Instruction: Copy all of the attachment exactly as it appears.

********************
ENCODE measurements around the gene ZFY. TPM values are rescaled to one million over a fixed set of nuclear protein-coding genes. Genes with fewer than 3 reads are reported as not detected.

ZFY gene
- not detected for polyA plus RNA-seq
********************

ENCODE measurements around the gene ZFY. TPM values are rescaled to one million over a fixed set of nuclear protein-coding genes. Genes with fewer than 3 reads are reported as not detected.

ZFY gene
- not detected for polyA plus RNA-seq